Re: [glas] Vector Spaces vs. "Objects called vectors"
From: Karl Meerbergen (Karl.Meerbergen_at_[hidden])
Date: 2005-02-04 05:42:05
Kevin Wheatley wrote:
>Ian McCulloch wrote:
>>Clearly, in a lot of cases it doesn't make sense to resize the vector.
>>eg, "x += y", x and y should be the same size. The only case where it
>>would be sensible to consider resizing is for ordinary assignment. Here,
>>I don't think it is even sensible to fix a policy, if only for
>>interoperability reasons (how would you prevent a resize for std::vector?
>>How would you allow resize for a fixed-size array?).
>x += y, what if x has a sparse representation? (OK so I'm playing
>I think what your meaning is that the size (math?) is like the
>capacity (CS) and that x and y have the same notional
>capacity/dimensionality. This would be a different thing to the
>underliying storage capacity/size which may need to be modified.
>Is this a desirable property of a vector (and thus by orthoganally a
>matrix), to be able to allow the user of the objects to stop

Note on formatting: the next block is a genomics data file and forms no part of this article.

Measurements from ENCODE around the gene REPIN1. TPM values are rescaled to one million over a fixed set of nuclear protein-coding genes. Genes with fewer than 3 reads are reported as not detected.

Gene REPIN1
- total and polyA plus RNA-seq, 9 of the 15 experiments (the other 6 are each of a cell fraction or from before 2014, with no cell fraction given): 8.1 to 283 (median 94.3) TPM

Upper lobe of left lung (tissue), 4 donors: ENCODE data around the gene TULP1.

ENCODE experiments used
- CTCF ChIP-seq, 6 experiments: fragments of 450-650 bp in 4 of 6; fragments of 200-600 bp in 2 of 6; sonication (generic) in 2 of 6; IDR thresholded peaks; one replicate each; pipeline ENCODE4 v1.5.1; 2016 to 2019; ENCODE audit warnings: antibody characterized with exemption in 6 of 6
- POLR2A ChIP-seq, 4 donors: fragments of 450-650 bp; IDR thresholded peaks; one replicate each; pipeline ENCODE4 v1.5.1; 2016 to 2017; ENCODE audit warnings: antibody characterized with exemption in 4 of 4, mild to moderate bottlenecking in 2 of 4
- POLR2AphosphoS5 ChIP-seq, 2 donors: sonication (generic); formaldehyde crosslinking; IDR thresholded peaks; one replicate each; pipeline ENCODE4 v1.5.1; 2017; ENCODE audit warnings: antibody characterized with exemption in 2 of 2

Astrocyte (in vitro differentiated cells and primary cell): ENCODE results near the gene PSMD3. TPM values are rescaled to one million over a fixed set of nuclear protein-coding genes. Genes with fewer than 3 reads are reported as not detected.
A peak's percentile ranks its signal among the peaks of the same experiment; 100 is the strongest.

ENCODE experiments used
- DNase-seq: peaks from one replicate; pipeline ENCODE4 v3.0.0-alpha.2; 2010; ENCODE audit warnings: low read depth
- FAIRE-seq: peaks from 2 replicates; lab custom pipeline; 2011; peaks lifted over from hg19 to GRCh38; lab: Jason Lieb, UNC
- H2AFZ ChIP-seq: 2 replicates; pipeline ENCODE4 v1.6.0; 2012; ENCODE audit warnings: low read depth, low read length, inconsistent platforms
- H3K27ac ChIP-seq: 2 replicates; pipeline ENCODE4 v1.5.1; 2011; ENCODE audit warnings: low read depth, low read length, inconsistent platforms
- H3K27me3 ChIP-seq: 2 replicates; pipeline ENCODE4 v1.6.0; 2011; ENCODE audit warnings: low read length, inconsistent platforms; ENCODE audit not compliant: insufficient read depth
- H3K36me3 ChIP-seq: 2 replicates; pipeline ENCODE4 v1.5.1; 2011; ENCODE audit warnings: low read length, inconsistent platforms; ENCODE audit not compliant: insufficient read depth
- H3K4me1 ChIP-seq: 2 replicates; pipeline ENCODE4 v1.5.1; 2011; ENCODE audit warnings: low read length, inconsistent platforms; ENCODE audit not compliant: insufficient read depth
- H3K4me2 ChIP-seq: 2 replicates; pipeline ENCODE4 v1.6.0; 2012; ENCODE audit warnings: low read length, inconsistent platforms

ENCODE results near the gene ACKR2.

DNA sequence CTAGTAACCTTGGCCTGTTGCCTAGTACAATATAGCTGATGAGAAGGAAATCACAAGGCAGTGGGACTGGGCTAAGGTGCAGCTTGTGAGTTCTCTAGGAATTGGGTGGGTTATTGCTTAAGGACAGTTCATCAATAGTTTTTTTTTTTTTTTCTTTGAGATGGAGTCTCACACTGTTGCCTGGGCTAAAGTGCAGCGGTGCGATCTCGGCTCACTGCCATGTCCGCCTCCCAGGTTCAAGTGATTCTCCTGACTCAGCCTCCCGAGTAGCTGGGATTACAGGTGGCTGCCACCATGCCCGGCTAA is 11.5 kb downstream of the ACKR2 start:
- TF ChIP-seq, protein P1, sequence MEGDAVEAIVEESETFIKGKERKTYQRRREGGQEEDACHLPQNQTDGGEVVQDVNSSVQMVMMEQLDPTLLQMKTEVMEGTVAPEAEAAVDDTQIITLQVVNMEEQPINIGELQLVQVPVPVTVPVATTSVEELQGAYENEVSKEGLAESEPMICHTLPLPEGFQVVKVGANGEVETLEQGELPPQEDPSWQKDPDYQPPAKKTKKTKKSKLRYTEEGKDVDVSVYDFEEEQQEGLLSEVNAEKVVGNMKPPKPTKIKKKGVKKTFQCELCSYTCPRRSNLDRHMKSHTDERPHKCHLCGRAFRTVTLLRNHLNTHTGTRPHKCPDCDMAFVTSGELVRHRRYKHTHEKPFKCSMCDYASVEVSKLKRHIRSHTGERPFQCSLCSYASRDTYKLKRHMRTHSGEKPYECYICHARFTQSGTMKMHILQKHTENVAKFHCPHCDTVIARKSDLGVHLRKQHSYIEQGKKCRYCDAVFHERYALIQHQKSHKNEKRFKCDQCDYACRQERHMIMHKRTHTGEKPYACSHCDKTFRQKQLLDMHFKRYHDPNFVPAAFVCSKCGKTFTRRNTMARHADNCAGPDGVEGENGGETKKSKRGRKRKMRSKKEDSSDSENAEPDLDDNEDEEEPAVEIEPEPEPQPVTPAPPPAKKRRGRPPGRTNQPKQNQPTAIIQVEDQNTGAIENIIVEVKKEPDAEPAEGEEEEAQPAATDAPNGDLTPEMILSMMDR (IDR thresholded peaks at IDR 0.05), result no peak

>themselves from incurring this 'hidden' memory allocation cost. I
>think it is.
>Conversly is it desirable to allow flexibility and the user to care
>less about the underlying representation, also a yes I think.
>a point of variation in policy is probably needed for storage
>maybe dimensionality miss-match is an error - provide an explicit
>conversion mechanism like a dimensionality_cast<>() ?
>a glossary/dictionary of terms and concepts is important (most
>important?) to progress anywhere between the two meeting groups
I think you have made an interesting comment here about the sparse case.
Do we want to change the sparse structure of a sparse vector with an
I would say: yes we have to allow it, but we also have to have a
mechanism that forbids it (i.e. there is only an assertion on an equal
structure). The same holds for sparse matrices, since operations on
sparse structure are slow. The performance penalty for +=() can be quite
From all reactions we have had so far, I believe that we have to
provide two assignment policies:
* allow assignments that allow changing the size and the sparse structure
* and assignments that do not allow it. The argument of efficiency for
the dense case is not proven (in this mailing list that is), but this
might be different for the sparse case (I say might, it has to be
verified). On the other hand, the argument of robustness of codes where
the size is assumed not to change is very valuable.